Wild Salmon in Western North America: Forecasting the Most Likely Status in 2100
Robert T. Lackey, Denise H. Lach, and Sally L. Duncan
Restoring wild salmon to the Pacific Northwest and California is one of the most vexing public policy problems facing the region (Wu et al. 2003). Billions of dollars have been spent, people’s lifestyles have been affected negatively, and commercial activities altered, but still the prognosis for the long-term future of wild salmon has not appreciably changed.
The prognosis is problematic in spite of support for restoring salmon remaining a high priority policy goal, and a massive and far-reaching restoration effort continues. The recent and much improved salmon runs have been due primarily to changes that made ocean conditions more favorable to salmon; the improved runs do not appear to be the result of an effective or comprehensive restoration effort. As recently as 2004, a senior official of the federal agency in the United States responsible for recovering salmon observed that “there are no recovery plans in place for Pacific salmon” (Darm 2004).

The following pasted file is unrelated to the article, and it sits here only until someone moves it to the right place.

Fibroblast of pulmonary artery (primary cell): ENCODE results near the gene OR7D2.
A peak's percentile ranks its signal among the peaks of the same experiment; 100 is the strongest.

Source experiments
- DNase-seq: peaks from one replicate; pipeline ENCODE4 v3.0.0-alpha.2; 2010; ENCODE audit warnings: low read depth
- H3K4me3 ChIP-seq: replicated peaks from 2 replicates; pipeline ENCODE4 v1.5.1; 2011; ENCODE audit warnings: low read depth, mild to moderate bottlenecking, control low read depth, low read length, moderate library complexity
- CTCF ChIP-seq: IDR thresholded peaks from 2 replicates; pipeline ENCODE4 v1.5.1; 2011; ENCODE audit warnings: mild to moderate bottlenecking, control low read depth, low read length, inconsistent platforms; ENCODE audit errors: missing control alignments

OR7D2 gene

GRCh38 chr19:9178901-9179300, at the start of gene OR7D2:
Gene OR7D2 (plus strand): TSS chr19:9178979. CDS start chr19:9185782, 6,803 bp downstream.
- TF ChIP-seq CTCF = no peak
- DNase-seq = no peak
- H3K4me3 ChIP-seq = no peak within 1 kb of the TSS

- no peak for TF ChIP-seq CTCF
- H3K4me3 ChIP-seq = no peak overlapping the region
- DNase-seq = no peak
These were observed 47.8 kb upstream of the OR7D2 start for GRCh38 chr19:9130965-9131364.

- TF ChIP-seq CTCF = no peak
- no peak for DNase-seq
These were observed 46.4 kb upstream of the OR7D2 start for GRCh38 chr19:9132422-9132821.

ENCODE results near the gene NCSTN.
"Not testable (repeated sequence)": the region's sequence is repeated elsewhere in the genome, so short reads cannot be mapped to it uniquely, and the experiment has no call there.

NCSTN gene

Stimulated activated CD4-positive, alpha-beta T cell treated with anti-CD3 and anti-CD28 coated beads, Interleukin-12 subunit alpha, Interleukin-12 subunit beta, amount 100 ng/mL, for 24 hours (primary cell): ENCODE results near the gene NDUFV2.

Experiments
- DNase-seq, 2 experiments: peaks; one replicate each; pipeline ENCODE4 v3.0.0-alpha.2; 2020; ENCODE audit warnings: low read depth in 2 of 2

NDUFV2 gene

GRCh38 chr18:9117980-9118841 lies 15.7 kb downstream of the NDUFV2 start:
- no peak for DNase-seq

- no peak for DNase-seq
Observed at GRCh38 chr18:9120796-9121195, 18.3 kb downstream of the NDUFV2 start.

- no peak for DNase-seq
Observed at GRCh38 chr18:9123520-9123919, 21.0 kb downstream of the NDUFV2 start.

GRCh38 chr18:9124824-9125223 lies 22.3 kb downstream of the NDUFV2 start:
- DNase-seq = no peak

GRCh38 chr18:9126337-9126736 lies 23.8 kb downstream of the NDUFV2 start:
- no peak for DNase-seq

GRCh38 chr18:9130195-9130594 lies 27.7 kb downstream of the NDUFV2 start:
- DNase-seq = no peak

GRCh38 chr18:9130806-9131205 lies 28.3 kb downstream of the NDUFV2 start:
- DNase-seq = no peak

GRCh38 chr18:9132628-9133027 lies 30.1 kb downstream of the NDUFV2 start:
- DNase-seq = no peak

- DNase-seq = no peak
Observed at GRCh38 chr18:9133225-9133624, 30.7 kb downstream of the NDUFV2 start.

The purpose of this chapter is to describe the most likely future for wild salmon given the best available current scientific information and the most likely future policy drivers. This chapter is not seeking to pass judgment on the desirability of current policies affecting salmon, nor to offer an opinion on what should be done, if anything, regarding the future of salmon in western North America.